Wed, 30 May 2012, 14:09:19 EDT
BOCA RATON, Fla., May 30, 2012 (SEND2PRESS NEWSWIRE) -- The Eleventh Circuit Court of Appeals has reversed a District Court's Judgment which found that former FINRA board member Richard Goble, founder and owner of North American Clearing, Inc. (NACI) engaged in securities fraud, announced his counsel Eric Lee of Lee and Amtzis, P.L. The Appellate Court also reversed the injunction and permanent bar issued by the District Court against Goble.
BOCA RATON, Fla., May 30, 2012 (SEND2PRESS NEWSWIRE) -- The Eleventh Circuit Court of Appeals has reversed a District Court's Judgment which found that former FINRA board member Richard Goble, founder and owner of North American Clearing, Inc. ("NACI") engaged in securities fraud, announced his counsel Eric Lee of Lee & Amtzis, P.L. The Appellate Court also reversed the injunction and permanent bar issued by the District Court against Goble.
NACI was a Florida corporation founded in 1995 with its principal place of business in Longwood, Florida. NACI was a correspondent brokerage firm registered with the SEC since 1995. NACI acted as the clearing firm for approximately 40 small brokerage firms and cleared transactions for more than 10,000 customer accounts valued at more than $500 million. At the time the SEC filed its original Complaint in 2008, Goble had no compliance or regulatory violations nor any prior warnings by FINRA or the SEC. Goble was a member of FINRA's board of directors. GOBLE was also a vocal critic of actions being taken by FINRA at the time, including actions taken by Mary Shapiro who later became head of the SEC. As a result of the SEC's action, Goble was forced to resign from the FINRA Board.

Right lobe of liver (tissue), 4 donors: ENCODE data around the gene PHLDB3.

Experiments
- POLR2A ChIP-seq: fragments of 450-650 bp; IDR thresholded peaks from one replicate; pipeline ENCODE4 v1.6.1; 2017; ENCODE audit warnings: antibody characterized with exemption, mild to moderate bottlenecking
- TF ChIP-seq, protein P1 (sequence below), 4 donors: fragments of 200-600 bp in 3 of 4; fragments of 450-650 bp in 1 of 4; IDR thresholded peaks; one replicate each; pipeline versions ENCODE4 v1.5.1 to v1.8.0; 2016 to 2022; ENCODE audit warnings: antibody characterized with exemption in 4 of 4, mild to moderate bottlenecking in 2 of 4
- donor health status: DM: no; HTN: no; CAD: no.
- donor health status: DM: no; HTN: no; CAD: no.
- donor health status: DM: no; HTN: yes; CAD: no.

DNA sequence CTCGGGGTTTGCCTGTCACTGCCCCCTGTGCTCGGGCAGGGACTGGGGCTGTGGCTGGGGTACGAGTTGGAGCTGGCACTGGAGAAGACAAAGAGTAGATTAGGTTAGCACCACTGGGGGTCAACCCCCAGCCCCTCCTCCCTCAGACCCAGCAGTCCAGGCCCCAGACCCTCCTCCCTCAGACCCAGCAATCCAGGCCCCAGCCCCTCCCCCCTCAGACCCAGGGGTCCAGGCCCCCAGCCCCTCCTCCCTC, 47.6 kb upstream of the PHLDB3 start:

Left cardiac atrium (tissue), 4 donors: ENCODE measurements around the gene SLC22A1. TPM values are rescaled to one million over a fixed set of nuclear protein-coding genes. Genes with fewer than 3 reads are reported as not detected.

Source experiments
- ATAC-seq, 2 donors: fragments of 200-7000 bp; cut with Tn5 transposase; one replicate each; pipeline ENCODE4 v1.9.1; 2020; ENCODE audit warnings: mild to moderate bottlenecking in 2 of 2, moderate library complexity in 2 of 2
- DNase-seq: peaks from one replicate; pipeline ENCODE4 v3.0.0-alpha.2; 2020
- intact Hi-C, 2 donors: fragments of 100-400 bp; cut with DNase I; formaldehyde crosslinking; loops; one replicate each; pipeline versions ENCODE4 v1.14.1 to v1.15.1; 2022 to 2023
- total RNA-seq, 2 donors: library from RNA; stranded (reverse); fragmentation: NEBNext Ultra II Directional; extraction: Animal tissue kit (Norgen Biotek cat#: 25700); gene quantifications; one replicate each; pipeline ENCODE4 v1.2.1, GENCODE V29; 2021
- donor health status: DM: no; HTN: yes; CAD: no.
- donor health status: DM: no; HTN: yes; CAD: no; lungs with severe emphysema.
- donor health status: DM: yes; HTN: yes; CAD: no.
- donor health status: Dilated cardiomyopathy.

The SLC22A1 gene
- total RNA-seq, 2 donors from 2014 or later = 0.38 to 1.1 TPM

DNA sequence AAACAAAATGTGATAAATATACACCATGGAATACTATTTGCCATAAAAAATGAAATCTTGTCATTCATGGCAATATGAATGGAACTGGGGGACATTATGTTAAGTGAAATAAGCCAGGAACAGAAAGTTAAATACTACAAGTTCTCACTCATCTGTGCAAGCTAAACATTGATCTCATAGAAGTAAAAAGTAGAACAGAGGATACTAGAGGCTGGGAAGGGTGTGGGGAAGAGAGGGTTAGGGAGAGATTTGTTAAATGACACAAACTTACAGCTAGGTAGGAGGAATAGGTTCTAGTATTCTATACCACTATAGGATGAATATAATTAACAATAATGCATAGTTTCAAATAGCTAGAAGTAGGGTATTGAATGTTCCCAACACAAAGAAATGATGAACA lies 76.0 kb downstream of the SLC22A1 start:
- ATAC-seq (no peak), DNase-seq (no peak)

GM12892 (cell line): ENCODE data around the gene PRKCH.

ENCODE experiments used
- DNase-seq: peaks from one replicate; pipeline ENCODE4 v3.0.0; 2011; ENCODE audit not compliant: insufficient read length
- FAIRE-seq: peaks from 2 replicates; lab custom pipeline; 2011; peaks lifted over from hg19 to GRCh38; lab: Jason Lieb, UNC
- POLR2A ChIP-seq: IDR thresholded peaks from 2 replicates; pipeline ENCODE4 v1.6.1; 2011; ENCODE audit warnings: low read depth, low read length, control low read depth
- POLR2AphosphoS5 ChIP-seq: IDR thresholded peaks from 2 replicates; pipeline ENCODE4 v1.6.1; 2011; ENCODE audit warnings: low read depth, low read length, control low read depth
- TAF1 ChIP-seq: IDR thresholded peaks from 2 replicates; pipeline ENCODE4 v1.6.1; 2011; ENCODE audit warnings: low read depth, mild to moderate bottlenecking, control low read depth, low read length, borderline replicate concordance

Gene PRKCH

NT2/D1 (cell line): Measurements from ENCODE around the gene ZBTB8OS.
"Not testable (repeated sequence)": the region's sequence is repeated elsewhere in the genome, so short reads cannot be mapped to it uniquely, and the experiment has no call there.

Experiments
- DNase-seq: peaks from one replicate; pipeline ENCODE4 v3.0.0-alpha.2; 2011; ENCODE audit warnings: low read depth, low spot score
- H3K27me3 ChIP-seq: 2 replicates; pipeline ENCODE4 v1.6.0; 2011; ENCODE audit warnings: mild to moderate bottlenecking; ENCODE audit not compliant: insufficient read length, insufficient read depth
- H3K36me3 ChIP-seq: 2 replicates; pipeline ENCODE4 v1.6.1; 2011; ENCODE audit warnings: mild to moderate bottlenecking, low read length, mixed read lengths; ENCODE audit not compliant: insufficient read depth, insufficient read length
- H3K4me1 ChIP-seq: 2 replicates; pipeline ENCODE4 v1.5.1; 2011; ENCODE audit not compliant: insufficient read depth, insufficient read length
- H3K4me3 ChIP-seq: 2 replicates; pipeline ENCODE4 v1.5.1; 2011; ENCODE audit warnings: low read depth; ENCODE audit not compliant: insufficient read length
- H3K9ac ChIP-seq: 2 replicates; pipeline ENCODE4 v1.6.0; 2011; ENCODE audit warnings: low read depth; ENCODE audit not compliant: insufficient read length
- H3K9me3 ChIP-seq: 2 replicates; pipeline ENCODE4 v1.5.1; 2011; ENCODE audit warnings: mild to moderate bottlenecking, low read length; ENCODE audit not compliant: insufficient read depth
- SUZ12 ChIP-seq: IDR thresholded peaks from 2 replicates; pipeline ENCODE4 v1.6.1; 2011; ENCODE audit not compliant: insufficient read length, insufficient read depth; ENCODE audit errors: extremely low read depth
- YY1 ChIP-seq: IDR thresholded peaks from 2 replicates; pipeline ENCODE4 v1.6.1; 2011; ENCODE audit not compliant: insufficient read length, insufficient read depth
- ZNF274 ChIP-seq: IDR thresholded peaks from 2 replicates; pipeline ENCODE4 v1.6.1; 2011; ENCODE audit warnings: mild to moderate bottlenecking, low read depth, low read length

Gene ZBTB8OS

On May 27, 2008, the SEC obtained an asset freeze and other emergency relief due to allegations of fraudulent misconduct at NACI. The SEC filed a Complaint against GOBLE, NACI's President, Bruce B. Blatman ("Blatman"), and its former financial and operations principal, Timothy J. Ward ("Ward"), charging them with fraud and other securities laws violations. The SEC's Complaint alleged that the defendants engaged in illegal activities, including the misuse of customer funds, in order to hide NACI's financial problems and to pay for its daily business operations. In addition to the asset freeze, the SEC obtained a temporary restraining order against the defendants and an order appointing a receiver over NACI.
After a five day trial in May 2010, on April 27, 2011, the District Court entered its bench trial opinion, which found Goble liable for committing securities fraud and for aiding and abetting securities laws violations. The District Court permanently restrained and enjoined Goble for violating securities rules and regulations and barred Goble from engaging in the securities industry in the future. In its April 2011 opinion, the District Court rejected the SEC's argument that NACI improperly sold customer money market funds to pay its daily operating expenses. However, the District Court found that Goble committed securities fraud based on a single May 13, 2008 transaction, which also resulted in its finding that Goble aided and abetted securities laws violations.
In its decision, the Eleventh Circuit found that the transaction at issue was not the result of any misrepresentation and that the transaction was not in connection with the purchase or sale of securities. The Eleventh Circuit thus determined, as a matter of law, that Goble did not commit securities fraud. The Eleventh Circuit affirmed the claim that Goble aided and abetted Ward and Blatman in violating the books and records requirements of Section 17(a) of the Exchange Act, 15 U.S.C. § 78q(a), and Rule 17a-3, 17 C.F.R. § 240.17a-3, which required NACI to maintain accurate records. The Appellate Court also vacated the District Court's injunction that barred Goble from procuring a securities license, engaging in the securities business or violating § 10(b) or Rule 10b-5. The Court also vacated portions of the injunction requiring compliance with the Exchange Act rules.
The Eleventh Circuit's opinion, issued almost four years to the day after the SEC shut down NACI, vindicates Goble. Based on the District Court's original Judgment and the Eleventh Circuit's reversal, the SEC shut down a substantial clearing firm that had over 40 correspondent brokers and serviced over 10,000 customer accounts based solely on a single incident of a books and records violation.
"After fighting for four years to clear his name, Goble has finally established that he did not commit securities fraud and did not improperly utilize customer funds," said Eric Lee.
Media Contact: Eric Lee, Esq., Lee & Amtzis, (561) 981-9988.
NEWS SOURCE: Lee and Amtzis, P.L.
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